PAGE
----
And then I realise, wait- you were not even alive during this era you feel so attached to. You are recreating days you have never lived and sentimentalising a time you don't, really, know much about. Nostalgia only focuses on the good times, forgetting to mention all the less lovely, or at least, non-uber cool, things that happened. That is exactly why, compared with the present, which funnily enough I know very well in all its ups and downs, seems so much better.

At the same time, we can all feel deeply nostalgic for times we actually have lived, days passed, emanating only with the happy memories we have carefully attached, and often modified, to them.We all, at some point,  pine for the past, people, situations, places and long to return to them. The future can bring hope, but also uncertainty and fear. The present is too fleeting to ever capture. And the past, though it may contain regret, well, the past is safe. It has gone, and we survived it. It is, therefore, ours to remember as we choose to.

I wonder, through cherishing something so unreliable- our memories- or indeed eras that we have never even lived through, are our perceptions of the present consequently worse. The present day is falling victim to a comparison with an unreality? Longing for something we can never have again only makes the present more painful surely.

Maybe that's a little morbid. Perhaps nostalgia is becoming so integrated to our present that is now part of it,  in fact.. Let's also not forget the simple enjoyment we gain recreating all things old-school.  As we 'play' at being something or somewhere else, we return  to childhood in a way...yet another form of this nostalgia lark.

I sometimes wonder how people will look back at our present in the future. Will they, too, doubt their own era and cherish our own which we currently seek to escape? What would they recreate though- our love of nostalgia?  It could be a new era in which nostalgia pines for nostalgia itself.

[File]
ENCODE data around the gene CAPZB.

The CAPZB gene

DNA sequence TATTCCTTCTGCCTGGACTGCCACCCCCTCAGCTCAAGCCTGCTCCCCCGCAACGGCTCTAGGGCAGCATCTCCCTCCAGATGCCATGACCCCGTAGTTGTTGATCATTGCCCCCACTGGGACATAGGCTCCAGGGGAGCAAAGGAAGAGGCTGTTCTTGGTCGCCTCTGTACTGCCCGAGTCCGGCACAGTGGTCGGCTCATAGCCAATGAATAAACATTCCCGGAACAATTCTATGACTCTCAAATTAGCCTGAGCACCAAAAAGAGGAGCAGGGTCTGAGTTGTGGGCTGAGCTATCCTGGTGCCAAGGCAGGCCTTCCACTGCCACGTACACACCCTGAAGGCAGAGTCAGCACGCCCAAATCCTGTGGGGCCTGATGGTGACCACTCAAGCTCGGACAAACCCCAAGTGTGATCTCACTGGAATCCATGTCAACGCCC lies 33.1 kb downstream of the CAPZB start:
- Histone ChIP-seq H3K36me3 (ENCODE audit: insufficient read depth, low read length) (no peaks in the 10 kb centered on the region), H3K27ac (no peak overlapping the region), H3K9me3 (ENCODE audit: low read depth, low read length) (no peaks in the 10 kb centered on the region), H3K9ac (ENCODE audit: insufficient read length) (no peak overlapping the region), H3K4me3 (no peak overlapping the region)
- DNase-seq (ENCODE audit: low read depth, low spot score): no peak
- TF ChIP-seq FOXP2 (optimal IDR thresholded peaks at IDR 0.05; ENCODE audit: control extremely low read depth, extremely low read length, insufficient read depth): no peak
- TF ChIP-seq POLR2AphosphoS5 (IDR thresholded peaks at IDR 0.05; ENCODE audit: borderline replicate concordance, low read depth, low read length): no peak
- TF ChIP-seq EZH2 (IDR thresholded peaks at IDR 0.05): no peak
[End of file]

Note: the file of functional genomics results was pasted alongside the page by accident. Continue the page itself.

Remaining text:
Sunday, 13 January 2013

Can you hear me screen?

Scene 1:
 Man and woman walk in to a restaurant. Both seem to have made an effort, especially the woman whose hair is immaculately coiffed, nails finely polished and carved, earrings dangling playfully. Man and woman sit down on a table, candle placed between them,. (One of those candles in a wine bottle type things too- the best kind) The scene is set for a romantic evening of food, wine and interesting conversation.

Scene 2:  
After 30 seconds, man gets out his iphone and spends the entire evening staring at it, scrolling through who knows what, completely ignoring the woman and her nicely coiffed hair.

The end.

So, I'll admit, it won't be an Oscar winner (or nomination, sob); the script is a little thin currently, but this is a real-life epic, based on an episode inspired by a couple who sat at the next table along from me last night. I felt like suggesting to the waiter that the man should be served only virtual food through his iphone screen- he'd probably enjoy it more that way.His iphone screen was an unbeatable opponent to the lady opposite. Perhaps she wasn't what you might call a hoot, I don't know the gal, but nonetheless, please, Mr iphone, enjoy the moment, her presence, or at least the strangely faux spanish atmosphere La Tasca (scene of said incident) has to offer.

I am being too harsh on this poor fellow as I am well aware he is not alone. He is probably just another one of you or I. We are a world of screen enthusiasts, screen addicts, screen drones and sometimes, well it just makes me want to... screeeam. We might stare at beautiful countryside, only through another screen, our camera lens, and never have really seen anything. We sit on trains, surrounded by people we've never met and never will again, whizzing past scenery that'll never look quite the same again, and yet we stare at our screens. The days of awkwardly catching the eye of the person opposite us are rapidly fading folks, because, don't worry, we don't actually need to look at anyone anymore. It's ok, we have our soulless screens for company.

The word 'screen' of course means to protect, to shield.  And, when used in such excess, this indeed seems to be the role of our modern day screens. With protection naturally comes restriction, and we are increasingly losing our ability to just look, freely, at what is in front of us. To screen also means to filter, and I can't help but feel we are filtering out all those tiny details and experiences only the human eye and its awareness can detect, because that constant screeny glow is grabbing all the attention. 

This is a completely one-sided argument, I know, but I hope that's allowable. This isn't a well structured essay but a silly blogpost. I know screens have opened our eyes up to visions we never thought we could possibly see. We can experience two hours of incredible emotional and visual immersion through a film , and witness animals in the sub-sahara desert we'd never catch with our own eyes thanks to them. And I am grateful. I am.  But though screens have enabled us to look at things more than ever, I worry that if we let them dominate quite so much, we will eventually see far less.